September 23, 1998
Some students go to a museum of art or a symphony to “get cultured.” But, in a much different way, I have already been cultured and continue to experience the affects of what my culture is in nearly everything I think, say, and do.
An individualized work ethic and desire for purpose in the things I do has been ingrained into me. I gathered a purpose-oriented mind-set from the individualized learning and studying I did at the Christian school I attended and the farm where I was raised. With this mind-set, I get many things accomplished, but sometimes I wonder if I am not merely doing “things” for the sake of doing them. While I enjoy people and working with them very much, if I’m not doing something or going somewhere with a purpose I feel uncomfortable and out of my “cultural zone.” Continue reading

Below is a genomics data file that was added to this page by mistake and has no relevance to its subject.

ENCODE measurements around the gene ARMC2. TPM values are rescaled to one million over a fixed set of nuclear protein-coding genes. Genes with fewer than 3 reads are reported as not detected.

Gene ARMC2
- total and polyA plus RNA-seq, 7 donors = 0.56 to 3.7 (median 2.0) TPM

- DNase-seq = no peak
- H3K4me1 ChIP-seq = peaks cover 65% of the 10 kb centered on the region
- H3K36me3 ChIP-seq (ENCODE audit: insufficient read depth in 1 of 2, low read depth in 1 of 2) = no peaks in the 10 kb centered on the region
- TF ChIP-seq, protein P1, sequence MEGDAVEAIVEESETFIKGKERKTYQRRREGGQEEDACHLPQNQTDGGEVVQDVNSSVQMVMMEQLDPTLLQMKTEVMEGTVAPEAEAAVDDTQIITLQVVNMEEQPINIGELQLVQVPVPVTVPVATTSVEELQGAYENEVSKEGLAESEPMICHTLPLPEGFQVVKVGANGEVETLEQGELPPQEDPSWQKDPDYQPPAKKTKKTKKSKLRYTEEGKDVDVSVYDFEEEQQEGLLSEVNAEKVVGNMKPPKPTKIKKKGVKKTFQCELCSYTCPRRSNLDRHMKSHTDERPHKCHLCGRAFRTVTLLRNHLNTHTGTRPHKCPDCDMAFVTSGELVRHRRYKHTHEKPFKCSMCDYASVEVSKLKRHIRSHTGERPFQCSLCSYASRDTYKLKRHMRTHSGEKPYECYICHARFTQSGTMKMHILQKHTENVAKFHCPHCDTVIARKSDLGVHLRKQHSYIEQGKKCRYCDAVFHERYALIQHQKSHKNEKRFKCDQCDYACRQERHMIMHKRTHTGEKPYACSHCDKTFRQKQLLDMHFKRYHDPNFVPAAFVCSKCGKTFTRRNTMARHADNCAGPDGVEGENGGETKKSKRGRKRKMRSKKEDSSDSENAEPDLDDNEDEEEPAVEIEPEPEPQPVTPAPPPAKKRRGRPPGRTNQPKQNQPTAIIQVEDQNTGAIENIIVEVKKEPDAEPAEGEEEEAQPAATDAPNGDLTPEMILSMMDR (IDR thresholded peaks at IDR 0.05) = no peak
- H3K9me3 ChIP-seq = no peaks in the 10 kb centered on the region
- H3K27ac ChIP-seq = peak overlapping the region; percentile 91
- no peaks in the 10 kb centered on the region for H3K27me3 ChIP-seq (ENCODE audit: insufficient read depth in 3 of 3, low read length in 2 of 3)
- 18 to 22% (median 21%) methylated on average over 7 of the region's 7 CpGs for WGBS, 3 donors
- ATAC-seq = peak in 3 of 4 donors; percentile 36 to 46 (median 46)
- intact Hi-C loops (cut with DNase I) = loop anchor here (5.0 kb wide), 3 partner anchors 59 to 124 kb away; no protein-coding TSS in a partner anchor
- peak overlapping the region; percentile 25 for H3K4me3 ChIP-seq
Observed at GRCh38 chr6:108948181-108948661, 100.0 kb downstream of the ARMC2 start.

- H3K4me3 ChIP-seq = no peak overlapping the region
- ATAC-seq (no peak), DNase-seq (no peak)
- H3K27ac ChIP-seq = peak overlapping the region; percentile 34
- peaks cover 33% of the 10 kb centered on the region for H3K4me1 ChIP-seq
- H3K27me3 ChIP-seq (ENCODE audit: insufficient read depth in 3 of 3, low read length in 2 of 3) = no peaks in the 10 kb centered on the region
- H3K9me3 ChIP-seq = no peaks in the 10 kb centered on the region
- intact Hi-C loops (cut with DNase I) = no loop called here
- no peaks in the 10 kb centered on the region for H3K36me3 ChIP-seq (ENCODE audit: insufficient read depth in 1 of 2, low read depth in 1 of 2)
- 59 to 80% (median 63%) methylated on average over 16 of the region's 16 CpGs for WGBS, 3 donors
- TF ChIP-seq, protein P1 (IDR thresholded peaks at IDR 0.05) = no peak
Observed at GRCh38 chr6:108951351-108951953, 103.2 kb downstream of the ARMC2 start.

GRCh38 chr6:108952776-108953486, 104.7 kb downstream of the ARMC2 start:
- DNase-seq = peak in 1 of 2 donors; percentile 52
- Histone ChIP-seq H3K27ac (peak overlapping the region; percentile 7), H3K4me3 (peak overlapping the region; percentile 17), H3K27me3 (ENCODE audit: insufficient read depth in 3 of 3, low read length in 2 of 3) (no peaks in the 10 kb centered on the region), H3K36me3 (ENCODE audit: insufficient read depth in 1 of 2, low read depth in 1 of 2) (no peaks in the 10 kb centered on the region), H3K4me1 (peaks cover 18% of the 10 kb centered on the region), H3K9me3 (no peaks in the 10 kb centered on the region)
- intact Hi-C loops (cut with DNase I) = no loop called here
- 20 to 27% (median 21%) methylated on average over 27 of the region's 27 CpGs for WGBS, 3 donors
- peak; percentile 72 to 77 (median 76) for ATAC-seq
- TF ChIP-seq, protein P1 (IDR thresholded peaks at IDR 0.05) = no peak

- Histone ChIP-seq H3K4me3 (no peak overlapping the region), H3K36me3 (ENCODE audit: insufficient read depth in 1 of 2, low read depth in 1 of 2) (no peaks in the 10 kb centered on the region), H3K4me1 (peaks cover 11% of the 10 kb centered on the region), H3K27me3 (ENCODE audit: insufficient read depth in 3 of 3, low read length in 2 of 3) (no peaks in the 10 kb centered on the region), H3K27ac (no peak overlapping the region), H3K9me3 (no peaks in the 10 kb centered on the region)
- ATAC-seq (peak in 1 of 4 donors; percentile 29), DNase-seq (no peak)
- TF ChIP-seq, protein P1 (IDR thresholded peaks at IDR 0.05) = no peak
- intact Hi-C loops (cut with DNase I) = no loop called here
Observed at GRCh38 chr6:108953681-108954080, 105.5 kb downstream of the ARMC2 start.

School has been an issue which the Amish have come into conflict not with each other but with state and local governments.
In Elmer Schwieder and Dorothy Schwieder’s book A Peculiar People: Iowa’s Old Order Amish, the Schwieders document the conflicts between state officials and Amish families over the compulsory education issue. The 1960’s began a series of fines, jail terms, and court cases. In Iowa’s Buchanan County the school superintendent, J. J. Jorgensen, filed complaints against the Amish school leaders for sending their children to unapproved schools.
After a series of fines and the October 28, 1963 judgment of District Judge George Heath that the Amish are not exempt from such school requirements, the conflict rose to a rapid climax. It was the fall of 1965 when the Amish defendants refused to pay the $24 fines and it became obvious the soon Amish land would have to be confiscated and sold which would eventually ruin the area economy. Continue reading